It's a load of old hokum of course, but Petipa's choreography is still a marvel.  Saying that however, this production is based on a 1941 Kirov revival which was overhauled by Vladimir Ponomarev and Vakhtang Chabukiani.  Also credited is the choreographer Nikolai Zubkovsky who created "The Dance of The Golden Idol" for a 1948 Kirov revival.  Oh and Konstantin Sergeyev gets a shout-out too for supplying the notations for Petipa's final production in 1905 which he managed to spirit out of Russia after the revolution thus allowing the Imperial Ballet's to survive for the ballet companies in the West.

The plot is a headspinner - in India, the temple dancer Nikiya loves the warrior Solor but he is married off - with apparently no say in the matter - to a powerful Rajah's daughter Gamzatti.  The High Brahmin who also has designs on the dancer gets her agreement to dance at Gamzatti's wedding not knowing who she is marrying.  The High Brahmin further stirs it by telling the Rajah that Solor was betrothed to Nikiya - but the Rajah decides to kill her rather than the erring warrior. Men eh?

Gamzatti has Nikiya brought to the palace and tells her to leave Solor but it all gets a bit heated and after Nikiya threatens Gamzatti with a knife, the Rajah's daughter too wants the girl dead.  She still dances at the event but doesn't realize that the basket of flowers presented to her is not from Solor but from nasty Gamzatti, it contains a poisonous snake who bites Nikiya and she dies.

Solor is distressed - as he bloody should be - and drifts off in an opium haze to the Kingdom of The Shades where ghostly virgins walk the earth and there he finds Nikiya and they are reconciled.  The original featured a fourth act which involves the wedding of Solor and Gamzatti in the temple but her murder of a temple dancer has angered the gods who destroy the temple killing all within, leaving Solor to be reunited with Nikiya in the heavens, but this was dropped in a 1920 post-revolutionary revival and has stayed in the Russian canon like this ever since.

Amazingly the West had to wait until 1961 to see the first full-length LA BAYADÉRE in Argentina but two year's later the then-Kirov Ballet danced the Kingdom of The Shades sequence in Paris which dazzled the ballet world and in 1963, Sir Frederick Ashton asked Rudolph Nureyev to stage the same sequence at Covent Garden for him and Margot Fonteyn, again to huge success.  In 1974 Natalia Makarova staged LA BAYADÉRE in America for the first time and she retained the four-act version, indeed the last production at Covent Garden was Makarova's production in 2013.  In 1992 Nureyev mounted a production for the Palais Garnier in Paris as he was succumbing to AIDS and after a rapturous opening he died only three months later.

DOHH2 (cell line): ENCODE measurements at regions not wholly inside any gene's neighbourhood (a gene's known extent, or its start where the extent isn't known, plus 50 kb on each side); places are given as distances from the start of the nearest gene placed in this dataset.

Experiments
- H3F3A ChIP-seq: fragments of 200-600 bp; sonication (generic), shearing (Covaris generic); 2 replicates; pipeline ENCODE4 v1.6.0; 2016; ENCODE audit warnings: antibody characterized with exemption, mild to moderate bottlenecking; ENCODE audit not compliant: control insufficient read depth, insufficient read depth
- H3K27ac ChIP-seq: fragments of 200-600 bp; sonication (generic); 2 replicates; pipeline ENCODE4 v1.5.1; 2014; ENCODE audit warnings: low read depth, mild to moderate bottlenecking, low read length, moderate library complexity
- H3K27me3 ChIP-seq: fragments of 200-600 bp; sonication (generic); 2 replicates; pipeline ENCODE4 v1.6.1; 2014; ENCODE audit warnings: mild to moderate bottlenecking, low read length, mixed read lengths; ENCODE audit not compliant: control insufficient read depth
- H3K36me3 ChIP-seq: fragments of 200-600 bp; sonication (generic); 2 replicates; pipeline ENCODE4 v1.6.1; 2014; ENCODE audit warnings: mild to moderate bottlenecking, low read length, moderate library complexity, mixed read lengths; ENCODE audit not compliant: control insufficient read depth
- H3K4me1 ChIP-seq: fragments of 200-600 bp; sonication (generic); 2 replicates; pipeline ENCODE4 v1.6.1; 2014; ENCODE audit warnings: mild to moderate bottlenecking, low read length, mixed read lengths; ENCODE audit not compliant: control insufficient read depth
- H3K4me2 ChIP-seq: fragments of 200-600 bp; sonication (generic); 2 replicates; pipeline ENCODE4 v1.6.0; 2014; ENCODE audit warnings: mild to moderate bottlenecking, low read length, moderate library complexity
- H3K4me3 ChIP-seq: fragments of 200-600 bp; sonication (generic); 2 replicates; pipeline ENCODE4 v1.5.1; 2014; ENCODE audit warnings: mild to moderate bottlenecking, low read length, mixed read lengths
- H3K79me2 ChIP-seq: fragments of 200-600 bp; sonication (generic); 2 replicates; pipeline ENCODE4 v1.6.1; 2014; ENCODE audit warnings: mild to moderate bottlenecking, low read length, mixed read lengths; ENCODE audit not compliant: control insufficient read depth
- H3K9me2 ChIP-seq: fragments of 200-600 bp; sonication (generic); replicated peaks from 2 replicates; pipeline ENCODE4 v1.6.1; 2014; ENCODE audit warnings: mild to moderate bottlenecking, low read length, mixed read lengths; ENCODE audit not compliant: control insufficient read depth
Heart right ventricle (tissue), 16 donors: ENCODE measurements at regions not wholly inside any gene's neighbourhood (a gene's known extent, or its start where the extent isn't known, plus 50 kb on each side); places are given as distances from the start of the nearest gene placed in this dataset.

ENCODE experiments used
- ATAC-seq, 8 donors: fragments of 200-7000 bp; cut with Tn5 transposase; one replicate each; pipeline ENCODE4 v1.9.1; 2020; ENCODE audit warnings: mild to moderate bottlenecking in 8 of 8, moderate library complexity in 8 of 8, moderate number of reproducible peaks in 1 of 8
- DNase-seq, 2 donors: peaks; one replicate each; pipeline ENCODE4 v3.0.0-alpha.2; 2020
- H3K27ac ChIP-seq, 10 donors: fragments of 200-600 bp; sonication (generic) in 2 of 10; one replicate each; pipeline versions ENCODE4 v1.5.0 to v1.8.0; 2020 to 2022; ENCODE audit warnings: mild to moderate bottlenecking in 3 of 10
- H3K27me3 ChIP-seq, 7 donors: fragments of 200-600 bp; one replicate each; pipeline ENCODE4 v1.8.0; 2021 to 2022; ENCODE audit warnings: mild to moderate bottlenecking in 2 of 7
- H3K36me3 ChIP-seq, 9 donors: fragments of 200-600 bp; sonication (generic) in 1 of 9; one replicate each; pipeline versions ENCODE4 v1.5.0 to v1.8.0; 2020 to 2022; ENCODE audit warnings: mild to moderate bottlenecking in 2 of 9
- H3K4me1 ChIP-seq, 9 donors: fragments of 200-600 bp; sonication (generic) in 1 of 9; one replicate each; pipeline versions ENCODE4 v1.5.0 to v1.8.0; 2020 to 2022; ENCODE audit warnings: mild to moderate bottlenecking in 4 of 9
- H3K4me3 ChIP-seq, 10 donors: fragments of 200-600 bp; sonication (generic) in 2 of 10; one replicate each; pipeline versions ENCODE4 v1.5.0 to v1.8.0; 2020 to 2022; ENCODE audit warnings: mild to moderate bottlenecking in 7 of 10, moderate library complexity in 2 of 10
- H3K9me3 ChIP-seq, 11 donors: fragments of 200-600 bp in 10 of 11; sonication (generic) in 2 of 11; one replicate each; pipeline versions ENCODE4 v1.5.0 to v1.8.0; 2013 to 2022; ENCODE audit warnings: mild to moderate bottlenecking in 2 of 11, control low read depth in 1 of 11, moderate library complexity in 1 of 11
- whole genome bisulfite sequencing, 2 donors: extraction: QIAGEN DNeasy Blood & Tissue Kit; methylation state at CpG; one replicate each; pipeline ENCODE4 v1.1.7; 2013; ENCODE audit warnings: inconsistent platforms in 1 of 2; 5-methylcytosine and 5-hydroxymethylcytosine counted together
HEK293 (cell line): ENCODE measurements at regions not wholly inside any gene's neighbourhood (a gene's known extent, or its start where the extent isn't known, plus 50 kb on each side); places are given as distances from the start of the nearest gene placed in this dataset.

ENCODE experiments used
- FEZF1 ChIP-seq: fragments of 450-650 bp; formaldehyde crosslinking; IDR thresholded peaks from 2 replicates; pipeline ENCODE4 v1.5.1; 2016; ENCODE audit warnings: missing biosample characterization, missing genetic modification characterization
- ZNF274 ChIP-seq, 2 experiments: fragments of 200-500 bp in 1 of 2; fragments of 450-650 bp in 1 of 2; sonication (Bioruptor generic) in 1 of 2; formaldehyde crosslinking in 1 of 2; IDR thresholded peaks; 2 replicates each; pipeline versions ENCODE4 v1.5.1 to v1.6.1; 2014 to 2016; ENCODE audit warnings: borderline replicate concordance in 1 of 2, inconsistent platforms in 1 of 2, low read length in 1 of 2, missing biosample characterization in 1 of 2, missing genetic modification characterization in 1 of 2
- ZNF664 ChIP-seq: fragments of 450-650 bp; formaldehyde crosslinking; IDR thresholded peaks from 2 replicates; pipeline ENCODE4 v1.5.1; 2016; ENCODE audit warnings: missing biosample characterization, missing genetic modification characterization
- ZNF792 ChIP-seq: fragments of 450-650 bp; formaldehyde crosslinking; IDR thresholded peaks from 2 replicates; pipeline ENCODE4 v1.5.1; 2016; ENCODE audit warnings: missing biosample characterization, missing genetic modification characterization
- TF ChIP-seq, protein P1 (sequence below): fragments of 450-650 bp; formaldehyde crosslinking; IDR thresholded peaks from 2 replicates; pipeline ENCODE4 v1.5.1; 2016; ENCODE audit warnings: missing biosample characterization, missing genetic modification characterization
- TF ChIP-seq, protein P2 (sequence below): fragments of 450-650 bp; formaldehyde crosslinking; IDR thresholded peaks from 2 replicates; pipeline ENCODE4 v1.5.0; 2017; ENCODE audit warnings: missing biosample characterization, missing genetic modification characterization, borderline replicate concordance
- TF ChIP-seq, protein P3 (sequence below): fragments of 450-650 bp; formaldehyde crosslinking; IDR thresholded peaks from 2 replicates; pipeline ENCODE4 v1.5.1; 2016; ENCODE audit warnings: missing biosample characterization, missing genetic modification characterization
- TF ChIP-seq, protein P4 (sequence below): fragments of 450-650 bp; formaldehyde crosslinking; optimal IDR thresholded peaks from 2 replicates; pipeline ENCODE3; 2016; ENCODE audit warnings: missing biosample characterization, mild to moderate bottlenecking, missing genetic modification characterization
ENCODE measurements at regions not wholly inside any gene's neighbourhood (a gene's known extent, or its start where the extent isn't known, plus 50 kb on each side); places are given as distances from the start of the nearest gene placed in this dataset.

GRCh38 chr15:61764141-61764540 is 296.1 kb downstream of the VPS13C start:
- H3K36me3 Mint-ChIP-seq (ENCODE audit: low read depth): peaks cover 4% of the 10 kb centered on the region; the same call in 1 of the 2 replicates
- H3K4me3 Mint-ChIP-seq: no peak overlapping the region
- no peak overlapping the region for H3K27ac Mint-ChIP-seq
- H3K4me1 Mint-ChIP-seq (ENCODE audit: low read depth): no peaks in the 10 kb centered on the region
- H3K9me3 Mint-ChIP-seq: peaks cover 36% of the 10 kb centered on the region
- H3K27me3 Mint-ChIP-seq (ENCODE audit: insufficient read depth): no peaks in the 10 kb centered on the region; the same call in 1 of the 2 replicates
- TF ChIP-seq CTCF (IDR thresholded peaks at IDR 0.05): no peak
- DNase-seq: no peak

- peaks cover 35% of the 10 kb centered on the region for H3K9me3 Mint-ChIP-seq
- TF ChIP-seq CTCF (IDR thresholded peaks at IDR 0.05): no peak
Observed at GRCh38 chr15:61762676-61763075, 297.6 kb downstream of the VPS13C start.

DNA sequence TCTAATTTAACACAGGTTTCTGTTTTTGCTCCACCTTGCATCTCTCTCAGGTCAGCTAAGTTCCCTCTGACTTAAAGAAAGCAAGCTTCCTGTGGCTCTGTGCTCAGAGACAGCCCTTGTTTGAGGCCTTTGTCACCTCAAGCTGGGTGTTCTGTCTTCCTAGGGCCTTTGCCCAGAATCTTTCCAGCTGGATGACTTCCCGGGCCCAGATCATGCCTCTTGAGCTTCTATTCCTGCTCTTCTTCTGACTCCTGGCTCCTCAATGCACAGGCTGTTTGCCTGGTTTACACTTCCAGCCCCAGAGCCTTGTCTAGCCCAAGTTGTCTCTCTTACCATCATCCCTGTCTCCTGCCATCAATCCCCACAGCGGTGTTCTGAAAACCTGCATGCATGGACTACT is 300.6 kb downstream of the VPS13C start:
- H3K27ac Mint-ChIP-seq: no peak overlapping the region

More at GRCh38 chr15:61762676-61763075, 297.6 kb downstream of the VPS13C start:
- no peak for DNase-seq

It was certainly spectacular - the production included a wheel-on large elephant and a rather shabby tiger who was seen one production too many - but as with last year's visit from the Bolshoi, I found the actual characterizations fairly bloodless and austere.  It made me wonder what the dancers of the Royal Ballet could do with the grand passions of the main characters, they always bring such brio to their performances.

Viktoria Tereshkina was pretty as the Bayadére, Kimin Kim was a very bouncy and spinning Solor and the Golden Idol was flashingly danced by Vasily Tkachenko.  So in summation, I am glad to have seen this famous company dancing this famous production, but I think I will give Russian companies the go-by next time.  The Kingdom of The Shades *was* truly gorgeous though...

Sunday, August 20, 2017


Almodóvar's debut feature film is only 77 minutes long and is a whirlwind of scattergun story-telling; sleazy and unfocused but captures the heady movida movement in Madrid after Franco's death.

PEPI, LUCI, BOM allows a first glimpse of future El Deseo stars - Kiti Manver and Julieta Serano both feature in eye-catching cameos in a club scene, Cecilia Roth is seen in a commercial for wonder-panties, Cristina Sanchez Pascual plays a screeching bearded lady and Fabio McNamara flaps about shrieking as per.

But it's dazzling heart is Carmen Maura as Pepi who is raped by fascist cop Felix Rotaeta at the start of the film, and who exacts her revenge by getting her lesbian punk singer friend Bom to seduce his wife Luci, a downtrodden woman who loves to be degraded.

With it's mad swipes at pop culture and personal politics, it's amateurish at times but huge fun.

Shelf or charity shop? It's Almodóvar, it stars Carmen Maura and uses Little Nell's DO THE SWIM as it's title track - SHELF!!!!